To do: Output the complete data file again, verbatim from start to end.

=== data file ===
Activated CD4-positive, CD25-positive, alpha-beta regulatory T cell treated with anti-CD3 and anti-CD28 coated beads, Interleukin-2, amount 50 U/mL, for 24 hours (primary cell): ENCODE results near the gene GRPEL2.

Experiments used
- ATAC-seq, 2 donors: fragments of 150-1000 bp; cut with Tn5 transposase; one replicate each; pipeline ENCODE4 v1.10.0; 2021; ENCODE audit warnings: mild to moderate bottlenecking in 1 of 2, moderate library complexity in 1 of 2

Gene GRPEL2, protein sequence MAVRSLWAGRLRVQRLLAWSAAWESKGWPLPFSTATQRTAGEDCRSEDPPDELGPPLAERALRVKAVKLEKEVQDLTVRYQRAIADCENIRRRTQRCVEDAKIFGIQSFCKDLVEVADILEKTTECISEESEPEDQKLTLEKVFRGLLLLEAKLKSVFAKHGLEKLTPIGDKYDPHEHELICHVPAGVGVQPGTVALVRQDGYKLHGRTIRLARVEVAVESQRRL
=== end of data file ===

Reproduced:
Activated CD4-positive, CD25-positive, alpha-beta regulatory T cell treated with anti-CD3 and anti-CD28 coated beads, Interleukin-2, amount 50 U/mL, for 24 hours (primary cell): ENCODE results near the gene GRPEL2.

Experiments used
- ATAC-seq, 2 donors: fragments of 150-1000 bp; cut with Tn5 transposase; one replicate each; pipeline ENCODE4 v1.10.0; 2021; ENCODE audit warnings: mild to moderate bottlenecking in 1 of 2, moderate library complexity in 1 of 2

Gene GRPEL2, protein sequence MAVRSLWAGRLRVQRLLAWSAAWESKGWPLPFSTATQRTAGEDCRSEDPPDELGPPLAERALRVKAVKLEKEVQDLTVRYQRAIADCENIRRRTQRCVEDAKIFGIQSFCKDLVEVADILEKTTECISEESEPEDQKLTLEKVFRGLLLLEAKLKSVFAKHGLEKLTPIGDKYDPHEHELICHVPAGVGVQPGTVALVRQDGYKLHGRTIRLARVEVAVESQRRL